In late 2004, the New South Wales state Labor government called on Combet and the ACTU to extricate James Hardie Industries (JHI) from a major crisis over its asbestosis compensation fund. The building company moved offshore in 2001 but falsely told investors that its compensation scheme for asbestosis sufferers was “fully funded.” The NSW Labor government attempted to tie a settlement to a statutory scheme that would impose caps on payments and restrict claimants’ legal rights.

While Labor’s proposal was rejected by asbestosis victims and their lawyers, the ACTU called off limited bans on JHI products. Combet brokered a new deal in which annual payments from JHI would be placed into a special-purpose asbestos fund that would be capped at 35 percent of the company’s free cash-flow.

“The ability of the Fund to meet the claims of claimants,” the agreement declared, “will depend on the success of James Hardie’s global business.” In other words, the needs of asbestosis sufferers were formally made subservient to company profits.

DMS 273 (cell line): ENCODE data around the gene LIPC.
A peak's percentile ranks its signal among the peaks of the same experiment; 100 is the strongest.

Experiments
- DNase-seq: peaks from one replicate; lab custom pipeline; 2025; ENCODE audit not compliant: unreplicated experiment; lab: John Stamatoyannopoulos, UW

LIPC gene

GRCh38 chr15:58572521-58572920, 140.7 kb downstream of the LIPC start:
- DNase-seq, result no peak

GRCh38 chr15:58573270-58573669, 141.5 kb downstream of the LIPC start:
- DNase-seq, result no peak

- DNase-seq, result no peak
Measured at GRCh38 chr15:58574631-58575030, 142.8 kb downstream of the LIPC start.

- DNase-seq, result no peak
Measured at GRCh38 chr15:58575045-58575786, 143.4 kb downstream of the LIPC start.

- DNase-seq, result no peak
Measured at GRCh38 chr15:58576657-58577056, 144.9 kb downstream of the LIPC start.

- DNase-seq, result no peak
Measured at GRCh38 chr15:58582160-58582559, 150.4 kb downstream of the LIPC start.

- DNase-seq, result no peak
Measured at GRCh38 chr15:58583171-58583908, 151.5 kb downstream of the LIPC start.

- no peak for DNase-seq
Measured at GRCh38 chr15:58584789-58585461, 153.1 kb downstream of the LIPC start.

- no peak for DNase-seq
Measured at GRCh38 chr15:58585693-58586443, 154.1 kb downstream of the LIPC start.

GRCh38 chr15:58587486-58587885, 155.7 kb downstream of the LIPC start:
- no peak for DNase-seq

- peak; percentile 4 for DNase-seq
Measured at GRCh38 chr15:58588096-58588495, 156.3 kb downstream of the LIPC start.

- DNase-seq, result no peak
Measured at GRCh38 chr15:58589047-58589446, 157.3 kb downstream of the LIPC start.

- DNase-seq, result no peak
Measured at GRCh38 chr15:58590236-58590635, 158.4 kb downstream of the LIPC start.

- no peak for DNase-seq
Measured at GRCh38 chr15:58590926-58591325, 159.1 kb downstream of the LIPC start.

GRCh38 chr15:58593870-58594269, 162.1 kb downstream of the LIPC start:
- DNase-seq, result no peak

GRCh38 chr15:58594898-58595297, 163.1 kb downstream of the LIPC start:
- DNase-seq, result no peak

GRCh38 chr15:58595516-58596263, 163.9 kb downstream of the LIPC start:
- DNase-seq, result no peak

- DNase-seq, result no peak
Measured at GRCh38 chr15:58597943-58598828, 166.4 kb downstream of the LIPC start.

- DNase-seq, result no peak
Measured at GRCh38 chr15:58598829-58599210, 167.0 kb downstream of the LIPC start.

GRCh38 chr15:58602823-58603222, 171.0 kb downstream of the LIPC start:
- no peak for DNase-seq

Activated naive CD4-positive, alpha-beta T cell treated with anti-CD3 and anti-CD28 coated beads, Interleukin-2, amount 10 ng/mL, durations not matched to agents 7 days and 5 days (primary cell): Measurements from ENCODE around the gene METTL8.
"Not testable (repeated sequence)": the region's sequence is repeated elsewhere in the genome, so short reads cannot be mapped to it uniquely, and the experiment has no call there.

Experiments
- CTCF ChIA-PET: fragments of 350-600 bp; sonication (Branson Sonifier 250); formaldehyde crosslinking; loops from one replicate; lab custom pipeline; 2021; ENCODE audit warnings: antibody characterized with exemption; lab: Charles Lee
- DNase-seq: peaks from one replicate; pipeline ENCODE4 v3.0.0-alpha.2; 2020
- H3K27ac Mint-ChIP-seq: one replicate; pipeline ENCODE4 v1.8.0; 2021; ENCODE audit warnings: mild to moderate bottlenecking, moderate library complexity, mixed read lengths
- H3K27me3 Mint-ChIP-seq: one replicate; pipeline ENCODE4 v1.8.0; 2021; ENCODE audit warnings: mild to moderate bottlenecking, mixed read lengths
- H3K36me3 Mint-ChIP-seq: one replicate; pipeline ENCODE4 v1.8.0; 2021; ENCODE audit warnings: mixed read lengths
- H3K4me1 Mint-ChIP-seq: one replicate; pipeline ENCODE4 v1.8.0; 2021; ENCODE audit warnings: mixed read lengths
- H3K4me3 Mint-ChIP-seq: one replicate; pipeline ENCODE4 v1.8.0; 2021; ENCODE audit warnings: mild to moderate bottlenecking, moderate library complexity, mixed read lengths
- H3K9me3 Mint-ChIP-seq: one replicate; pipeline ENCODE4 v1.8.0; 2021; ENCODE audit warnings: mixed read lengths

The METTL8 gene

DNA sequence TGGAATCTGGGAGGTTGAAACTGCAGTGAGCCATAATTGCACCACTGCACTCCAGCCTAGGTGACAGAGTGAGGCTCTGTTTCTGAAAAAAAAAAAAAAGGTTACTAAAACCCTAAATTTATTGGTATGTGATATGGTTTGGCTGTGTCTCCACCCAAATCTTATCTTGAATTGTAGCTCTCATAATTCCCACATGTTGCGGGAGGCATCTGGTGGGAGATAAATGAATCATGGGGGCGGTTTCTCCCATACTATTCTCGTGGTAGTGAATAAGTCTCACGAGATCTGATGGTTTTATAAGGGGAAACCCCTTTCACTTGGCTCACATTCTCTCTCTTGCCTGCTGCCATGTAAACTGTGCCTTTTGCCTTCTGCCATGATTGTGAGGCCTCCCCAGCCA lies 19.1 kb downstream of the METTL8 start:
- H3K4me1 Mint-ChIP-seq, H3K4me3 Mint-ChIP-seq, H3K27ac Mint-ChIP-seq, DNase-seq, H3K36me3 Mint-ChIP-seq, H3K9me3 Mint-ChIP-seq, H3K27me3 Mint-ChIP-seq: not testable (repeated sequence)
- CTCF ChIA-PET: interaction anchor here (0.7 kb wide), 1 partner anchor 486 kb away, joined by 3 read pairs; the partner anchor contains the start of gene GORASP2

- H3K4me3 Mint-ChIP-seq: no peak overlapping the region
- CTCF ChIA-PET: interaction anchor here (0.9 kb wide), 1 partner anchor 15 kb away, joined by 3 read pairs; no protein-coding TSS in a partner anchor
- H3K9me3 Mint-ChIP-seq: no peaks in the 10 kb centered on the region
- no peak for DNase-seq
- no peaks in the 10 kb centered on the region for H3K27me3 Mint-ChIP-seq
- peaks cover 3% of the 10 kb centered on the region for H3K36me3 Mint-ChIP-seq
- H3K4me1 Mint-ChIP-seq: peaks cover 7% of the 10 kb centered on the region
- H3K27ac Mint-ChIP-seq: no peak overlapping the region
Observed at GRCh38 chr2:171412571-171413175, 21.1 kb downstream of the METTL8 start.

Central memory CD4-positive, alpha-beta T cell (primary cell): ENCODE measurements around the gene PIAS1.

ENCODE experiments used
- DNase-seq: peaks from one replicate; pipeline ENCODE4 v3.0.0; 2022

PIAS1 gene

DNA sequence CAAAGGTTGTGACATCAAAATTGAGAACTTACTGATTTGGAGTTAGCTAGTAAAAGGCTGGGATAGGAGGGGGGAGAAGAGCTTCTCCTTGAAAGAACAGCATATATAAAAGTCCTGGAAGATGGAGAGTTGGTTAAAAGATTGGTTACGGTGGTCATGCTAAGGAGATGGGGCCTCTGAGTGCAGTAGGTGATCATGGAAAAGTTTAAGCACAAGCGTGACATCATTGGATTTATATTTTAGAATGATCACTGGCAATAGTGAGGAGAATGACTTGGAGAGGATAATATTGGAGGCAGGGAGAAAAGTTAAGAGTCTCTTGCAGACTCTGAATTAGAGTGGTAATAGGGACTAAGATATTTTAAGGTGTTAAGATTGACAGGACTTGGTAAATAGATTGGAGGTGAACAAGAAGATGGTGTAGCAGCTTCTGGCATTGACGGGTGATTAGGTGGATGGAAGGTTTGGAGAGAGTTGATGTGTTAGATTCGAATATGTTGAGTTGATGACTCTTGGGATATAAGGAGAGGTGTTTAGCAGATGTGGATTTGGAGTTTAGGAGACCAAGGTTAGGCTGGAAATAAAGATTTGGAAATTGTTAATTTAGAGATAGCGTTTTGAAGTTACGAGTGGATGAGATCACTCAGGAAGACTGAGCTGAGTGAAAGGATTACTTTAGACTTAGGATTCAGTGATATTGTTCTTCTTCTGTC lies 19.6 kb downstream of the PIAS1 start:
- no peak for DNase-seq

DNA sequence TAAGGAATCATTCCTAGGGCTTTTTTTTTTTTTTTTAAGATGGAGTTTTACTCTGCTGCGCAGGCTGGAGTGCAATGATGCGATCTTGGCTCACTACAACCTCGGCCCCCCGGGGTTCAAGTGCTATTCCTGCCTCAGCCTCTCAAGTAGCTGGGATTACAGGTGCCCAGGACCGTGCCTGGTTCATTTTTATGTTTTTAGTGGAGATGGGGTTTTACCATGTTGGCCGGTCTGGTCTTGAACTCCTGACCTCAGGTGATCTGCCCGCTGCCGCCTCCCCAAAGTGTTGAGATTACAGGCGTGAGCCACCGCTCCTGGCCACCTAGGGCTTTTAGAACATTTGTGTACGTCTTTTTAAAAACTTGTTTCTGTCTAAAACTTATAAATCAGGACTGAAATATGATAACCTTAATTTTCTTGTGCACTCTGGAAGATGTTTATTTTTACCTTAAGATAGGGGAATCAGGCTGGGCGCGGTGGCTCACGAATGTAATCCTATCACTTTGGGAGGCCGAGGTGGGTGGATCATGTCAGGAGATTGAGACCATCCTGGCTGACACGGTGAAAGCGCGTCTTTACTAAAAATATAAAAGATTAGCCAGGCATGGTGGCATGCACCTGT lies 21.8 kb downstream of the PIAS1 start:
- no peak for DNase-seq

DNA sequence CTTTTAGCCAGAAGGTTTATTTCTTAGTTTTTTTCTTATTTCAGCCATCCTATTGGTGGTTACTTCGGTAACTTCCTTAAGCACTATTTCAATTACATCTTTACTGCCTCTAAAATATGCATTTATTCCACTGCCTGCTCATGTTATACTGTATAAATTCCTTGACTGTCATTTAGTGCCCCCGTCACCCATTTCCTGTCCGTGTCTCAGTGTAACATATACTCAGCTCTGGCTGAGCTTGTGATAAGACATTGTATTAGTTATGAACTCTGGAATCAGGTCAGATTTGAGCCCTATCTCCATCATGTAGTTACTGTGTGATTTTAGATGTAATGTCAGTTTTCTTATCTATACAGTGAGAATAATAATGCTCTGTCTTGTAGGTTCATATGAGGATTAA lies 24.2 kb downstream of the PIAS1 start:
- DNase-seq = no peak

In 2006, in recognition of his assistance to the corporate elite and the political establishment, Combet was awarded the Order of Australia “for service to industrial relations and through advocacy of improved health and safety for workers.”

In his last act as ACTU secretary, Combet helped divert mass working-class opposition to the Howard government’s draconian WorkChoices industrial laws into a campaign to elect the Labor Party at the 2007 federal election. In return, he was parachuted into a safe Labor seat as part of the incoming Rudd Labor government and quickly elevated into key jobs and ministerial positions.